In the fifth in a series on the lives of ordinary women behind extraordinary stories, this month's Forgotten Women examines how terrifyingly deep the international crisis of violence against indigenous women runs

It is North America’s dark, open secret that native women are far more likely to be raped, and far more likely to be murdered.

No justice. That is the constant cry from friends and families of victims as countless cases are left unresolved and ignored.

Marita Growing Thunder, a 19-year-old murdered and missing indigenous women (MMIW) activist from Montana, has experienced this lack of justice – five times.

In the early 2000s, Marita’s aunt died. Although Yvonne’s death was officially recorded as an overdose, Marita claims her aunt had been beaten. “All her fingernails had been pulled out. She was unrecognisable when we put her in the coffin. Her body was black and blue and swollen.”
Marita also suggests there were four unrelated deaths in her family which police did not investigate. Her father’s aunt, Henry, her grandfather’s sister, Shirley K, and two female cousins that her mother grew up with.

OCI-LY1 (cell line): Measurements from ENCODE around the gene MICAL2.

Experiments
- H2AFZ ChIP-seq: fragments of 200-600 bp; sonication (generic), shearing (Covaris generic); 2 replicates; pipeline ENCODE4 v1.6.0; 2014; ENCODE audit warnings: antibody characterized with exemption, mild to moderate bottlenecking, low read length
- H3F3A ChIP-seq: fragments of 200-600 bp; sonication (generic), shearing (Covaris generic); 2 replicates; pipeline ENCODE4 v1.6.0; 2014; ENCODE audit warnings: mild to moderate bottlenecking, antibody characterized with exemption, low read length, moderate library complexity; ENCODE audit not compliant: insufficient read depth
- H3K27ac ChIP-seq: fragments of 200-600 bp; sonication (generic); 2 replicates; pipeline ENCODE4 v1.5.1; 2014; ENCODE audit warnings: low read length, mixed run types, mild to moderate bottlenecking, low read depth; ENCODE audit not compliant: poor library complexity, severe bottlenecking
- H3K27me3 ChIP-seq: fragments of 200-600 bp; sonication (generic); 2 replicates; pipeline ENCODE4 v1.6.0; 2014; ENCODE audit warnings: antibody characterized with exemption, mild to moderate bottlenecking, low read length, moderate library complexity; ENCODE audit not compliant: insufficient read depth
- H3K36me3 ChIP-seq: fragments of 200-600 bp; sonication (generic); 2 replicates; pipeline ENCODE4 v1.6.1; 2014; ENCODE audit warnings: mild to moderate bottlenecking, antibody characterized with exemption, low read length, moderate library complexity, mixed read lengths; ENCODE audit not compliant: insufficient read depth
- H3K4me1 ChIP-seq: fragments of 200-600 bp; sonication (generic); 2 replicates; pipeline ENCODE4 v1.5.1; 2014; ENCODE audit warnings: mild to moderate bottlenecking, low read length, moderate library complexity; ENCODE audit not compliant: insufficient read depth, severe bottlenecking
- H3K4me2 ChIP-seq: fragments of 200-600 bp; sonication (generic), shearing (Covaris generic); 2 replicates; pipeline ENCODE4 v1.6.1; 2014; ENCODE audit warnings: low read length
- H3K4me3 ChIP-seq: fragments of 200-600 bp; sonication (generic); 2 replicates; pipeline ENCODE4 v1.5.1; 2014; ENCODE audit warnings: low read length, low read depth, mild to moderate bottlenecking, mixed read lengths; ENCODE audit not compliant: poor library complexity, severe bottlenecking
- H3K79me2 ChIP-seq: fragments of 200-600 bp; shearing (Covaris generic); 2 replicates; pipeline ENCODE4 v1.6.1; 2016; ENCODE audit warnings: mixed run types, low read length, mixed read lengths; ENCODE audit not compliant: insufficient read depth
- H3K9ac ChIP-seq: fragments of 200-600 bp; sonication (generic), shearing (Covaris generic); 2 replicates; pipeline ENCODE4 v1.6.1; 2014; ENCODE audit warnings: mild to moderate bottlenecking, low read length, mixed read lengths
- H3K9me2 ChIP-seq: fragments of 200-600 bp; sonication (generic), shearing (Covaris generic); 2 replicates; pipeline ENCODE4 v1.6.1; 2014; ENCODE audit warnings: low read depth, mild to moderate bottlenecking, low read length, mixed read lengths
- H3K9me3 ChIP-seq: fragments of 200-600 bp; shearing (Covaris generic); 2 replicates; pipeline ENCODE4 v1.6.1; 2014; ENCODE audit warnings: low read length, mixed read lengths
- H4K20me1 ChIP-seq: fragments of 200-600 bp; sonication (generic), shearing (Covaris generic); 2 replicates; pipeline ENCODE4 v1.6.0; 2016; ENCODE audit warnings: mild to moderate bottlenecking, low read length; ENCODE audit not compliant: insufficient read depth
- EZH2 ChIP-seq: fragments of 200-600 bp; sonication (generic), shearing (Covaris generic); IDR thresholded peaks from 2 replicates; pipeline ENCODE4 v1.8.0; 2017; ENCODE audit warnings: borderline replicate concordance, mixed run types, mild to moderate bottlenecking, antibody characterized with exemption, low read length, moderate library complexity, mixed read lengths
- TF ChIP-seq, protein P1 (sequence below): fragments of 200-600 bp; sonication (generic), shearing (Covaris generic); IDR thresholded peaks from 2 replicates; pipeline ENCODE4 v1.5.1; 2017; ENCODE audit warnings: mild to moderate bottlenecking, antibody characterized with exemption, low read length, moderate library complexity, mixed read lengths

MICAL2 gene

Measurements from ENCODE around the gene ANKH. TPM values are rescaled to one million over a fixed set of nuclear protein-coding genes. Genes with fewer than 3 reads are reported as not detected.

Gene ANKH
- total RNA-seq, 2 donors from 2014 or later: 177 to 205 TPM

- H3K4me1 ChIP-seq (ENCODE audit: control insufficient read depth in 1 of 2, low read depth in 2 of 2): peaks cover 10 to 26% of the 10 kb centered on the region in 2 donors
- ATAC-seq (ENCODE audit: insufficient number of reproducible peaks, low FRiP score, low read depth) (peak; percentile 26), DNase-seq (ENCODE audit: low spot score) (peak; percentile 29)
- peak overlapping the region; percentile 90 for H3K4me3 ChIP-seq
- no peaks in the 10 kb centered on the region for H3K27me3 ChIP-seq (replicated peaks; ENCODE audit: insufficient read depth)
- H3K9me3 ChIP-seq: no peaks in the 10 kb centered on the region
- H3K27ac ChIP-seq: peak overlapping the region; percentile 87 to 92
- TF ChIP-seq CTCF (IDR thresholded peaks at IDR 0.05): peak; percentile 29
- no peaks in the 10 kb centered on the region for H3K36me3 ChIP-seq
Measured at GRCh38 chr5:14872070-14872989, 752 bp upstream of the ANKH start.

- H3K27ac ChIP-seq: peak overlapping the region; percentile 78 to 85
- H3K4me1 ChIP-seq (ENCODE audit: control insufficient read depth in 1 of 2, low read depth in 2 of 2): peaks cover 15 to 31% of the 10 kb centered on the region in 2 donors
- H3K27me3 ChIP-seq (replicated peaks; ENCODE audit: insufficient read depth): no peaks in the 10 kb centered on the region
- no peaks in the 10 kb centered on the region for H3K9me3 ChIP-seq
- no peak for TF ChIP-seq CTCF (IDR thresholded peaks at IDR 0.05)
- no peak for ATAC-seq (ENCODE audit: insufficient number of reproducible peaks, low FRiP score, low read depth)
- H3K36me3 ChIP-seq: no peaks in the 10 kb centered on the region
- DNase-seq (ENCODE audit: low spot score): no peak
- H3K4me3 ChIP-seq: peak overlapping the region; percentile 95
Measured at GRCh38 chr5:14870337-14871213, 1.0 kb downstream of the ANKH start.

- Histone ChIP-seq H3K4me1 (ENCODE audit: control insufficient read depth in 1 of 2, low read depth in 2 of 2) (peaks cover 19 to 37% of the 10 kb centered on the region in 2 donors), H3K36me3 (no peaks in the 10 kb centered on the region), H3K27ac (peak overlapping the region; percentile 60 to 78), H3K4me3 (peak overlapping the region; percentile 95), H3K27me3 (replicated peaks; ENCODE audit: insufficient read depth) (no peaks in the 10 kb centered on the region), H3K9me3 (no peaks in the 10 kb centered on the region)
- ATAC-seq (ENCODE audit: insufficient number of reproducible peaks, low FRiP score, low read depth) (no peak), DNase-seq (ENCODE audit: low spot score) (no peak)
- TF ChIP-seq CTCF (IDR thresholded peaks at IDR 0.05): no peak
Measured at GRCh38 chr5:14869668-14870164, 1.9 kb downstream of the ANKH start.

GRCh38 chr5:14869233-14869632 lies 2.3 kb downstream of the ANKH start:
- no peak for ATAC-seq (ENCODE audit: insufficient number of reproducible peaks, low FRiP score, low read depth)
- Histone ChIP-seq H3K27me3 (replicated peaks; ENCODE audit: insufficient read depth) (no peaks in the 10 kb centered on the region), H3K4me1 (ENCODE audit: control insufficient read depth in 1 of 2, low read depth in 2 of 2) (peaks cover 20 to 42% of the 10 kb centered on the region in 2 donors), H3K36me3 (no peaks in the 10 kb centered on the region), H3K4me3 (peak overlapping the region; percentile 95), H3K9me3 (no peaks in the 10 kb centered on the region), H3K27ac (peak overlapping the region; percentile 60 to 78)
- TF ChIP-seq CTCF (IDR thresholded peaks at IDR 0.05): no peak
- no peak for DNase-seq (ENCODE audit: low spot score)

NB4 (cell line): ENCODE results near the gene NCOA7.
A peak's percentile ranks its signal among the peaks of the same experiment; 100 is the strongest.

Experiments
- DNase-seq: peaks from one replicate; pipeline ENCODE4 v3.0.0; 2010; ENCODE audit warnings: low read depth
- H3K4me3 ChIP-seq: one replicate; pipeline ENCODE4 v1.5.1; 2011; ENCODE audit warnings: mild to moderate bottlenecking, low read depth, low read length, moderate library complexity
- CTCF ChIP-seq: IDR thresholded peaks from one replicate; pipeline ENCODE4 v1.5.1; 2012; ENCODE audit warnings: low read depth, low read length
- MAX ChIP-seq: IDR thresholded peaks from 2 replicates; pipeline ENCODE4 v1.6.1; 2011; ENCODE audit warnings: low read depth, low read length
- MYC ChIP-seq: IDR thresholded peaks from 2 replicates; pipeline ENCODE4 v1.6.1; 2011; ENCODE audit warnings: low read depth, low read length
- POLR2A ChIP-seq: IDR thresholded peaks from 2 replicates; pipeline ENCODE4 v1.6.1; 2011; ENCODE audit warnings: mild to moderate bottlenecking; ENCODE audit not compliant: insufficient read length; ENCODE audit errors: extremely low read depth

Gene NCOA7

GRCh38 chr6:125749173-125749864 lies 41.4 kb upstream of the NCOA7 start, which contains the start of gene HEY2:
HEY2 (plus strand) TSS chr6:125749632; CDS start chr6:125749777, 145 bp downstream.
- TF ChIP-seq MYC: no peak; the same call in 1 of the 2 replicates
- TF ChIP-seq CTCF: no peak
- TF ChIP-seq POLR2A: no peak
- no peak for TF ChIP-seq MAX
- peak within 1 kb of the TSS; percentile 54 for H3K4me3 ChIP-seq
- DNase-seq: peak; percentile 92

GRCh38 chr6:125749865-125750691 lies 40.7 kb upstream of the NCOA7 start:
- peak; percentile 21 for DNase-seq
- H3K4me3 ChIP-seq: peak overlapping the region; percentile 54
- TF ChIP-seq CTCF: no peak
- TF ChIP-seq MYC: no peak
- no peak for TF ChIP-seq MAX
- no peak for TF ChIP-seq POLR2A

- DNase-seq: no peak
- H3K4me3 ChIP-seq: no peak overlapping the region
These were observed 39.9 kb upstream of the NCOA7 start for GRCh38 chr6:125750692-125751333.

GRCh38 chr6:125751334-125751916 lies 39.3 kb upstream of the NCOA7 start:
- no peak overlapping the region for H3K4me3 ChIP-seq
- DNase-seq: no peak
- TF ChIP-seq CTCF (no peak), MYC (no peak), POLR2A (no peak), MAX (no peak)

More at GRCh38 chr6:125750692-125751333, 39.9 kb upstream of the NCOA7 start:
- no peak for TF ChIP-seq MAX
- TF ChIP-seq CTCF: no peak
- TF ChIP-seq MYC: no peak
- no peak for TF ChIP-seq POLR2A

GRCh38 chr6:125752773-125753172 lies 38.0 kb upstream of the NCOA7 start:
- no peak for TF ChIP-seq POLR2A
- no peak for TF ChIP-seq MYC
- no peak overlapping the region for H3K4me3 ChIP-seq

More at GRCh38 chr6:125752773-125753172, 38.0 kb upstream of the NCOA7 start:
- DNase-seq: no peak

This is not a problem with one cause, nor is it one that is going away. Therefore any attempt to move towards a solution must recognise how terrifyingly deep the international crisis of MMIW runs.

Despite thousands of women going missing every year, and thousands being raped over their lifetimes, startlingly few statistics are available.

Given the complicated and tense mesh of federal, state and tribal law – as well as entrenched racism towards indigenous people across North America – cases continue to fall through the cracks…

Read the rest of the story at The Independent